Feedback from the students, course tutors, TPM, and contact centre team leaders is regularly gathered to check on progress, refine course topics and modify the programme. For instance, concern expressed by the first group of students about going solo on the phones resulted in the development of the “nesting” phase, where graduates are given intensive support for their first month on the job.

Quality assurance During the first week of nesting, the quality assurance team measures the performance of each graduate, to get a baseline against which to measure their performance improvements. The course gives students 40 points towards a 60-point Level 3 Contact Centre Skills certificate. The remaining 20 points are given by an independent NZQA assessor once they’ve proved their skills on the job.

Relationship management

The initiative was launched following a number of meetings with all stakeholders, both individually and together, to ensure alignment on the initiative’s purpose and processes.

Many different communication tools were used to achieve strong and effective relationships. To recruit candidates from the widest range of sources in the local community:

• WINZ did outreach to unemployed people through case managers and work expos. People were contacted through text, email and face-to-face;

• the talent partnership manager and course tutor then ran a series of seminars for people to learn about the programme and interviewed all likely candidates;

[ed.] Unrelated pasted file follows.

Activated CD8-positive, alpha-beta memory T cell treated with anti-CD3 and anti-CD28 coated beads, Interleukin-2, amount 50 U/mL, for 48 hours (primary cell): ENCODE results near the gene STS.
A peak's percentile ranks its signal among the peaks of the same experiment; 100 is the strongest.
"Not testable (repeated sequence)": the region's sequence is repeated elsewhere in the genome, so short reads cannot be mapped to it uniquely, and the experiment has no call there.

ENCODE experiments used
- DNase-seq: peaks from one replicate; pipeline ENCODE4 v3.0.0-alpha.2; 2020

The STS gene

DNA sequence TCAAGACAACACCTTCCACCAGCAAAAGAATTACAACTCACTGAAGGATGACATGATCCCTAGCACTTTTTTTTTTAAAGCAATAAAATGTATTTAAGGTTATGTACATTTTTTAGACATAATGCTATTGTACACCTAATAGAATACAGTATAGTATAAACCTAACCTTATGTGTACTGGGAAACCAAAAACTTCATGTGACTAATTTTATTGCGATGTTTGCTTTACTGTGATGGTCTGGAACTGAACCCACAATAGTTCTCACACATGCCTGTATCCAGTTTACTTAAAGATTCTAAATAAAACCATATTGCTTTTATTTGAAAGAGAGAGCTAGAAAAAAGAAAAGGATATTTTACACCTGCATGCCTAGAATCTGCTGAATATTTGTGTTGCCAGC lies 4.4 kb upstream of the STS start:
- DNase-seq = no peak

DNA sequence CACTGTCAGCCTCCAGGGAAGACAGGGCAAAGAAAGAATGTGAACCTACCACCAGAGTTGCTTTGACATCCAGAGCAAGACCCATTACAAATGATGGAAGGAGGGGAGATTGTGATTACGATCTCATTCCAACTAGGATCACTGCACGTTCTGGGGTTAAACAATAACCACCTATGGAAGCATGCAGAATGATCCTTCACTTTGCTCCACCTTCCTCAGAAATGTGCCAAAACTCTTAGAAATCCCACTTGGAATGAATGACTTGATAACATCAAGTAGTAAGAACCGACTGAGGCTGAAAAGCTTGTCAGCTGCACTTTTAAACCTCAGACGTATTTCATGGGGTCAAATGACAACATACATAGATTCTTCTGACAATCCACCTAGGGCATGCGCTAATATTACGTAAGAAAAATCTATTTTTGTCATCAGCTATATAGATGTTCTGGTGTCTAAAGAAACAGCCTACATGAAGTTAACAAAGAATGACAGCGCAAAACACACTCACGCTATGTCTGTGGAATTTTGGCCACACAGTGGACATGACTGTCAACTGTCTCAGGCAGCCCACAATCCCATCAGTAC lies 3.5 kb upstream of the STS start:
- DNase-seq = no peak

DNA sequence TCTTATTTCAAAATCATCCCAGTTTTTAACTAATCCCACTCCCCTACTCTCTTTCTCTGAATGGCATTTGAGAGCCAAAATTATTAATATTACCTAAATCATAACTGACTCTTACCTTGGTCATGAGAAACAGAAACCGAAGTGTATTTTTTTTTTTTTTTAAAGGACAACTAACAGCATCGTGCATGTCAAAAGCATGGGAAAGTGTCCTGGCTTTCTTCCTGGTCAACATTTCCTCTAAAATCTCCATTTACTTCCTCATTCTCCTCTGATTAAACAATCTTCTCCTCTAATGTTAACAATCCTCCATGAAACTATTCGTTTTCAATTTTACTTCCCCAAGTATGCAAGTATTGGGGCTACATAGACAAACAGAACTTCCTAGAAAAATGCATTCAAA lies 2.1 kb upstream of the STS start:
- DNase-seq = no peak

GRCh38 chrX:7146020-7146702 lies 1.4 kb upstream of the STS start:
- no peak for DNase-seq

• The Solomon Group used Facebook to do outreach to its networks, as well as using the networks of its recruitment and employment teams;

• In Auckland Council, the talent partnership manager contacted the The Southern Initiative (TSI) team, and did a presentation to a group of women in Papakura.

Throughout the course, there were regular phone calls and meetings between the TPM and the course tutor, as well as occasional visits to the class by the contact centre manager and customer services general manager. A WINZ case manager also visited the class regularly.

The general manager liaised with the executive leadership team of Auckland Council, and kept them informed about the progress of the initiative. The success of this relationship management is evidenced by the regular attendance of the chief executive of Auckland Council, the regional commissioner of MSD and the chief executive of Aspire (which owns the Solomon Group) at the graduations of the course participants.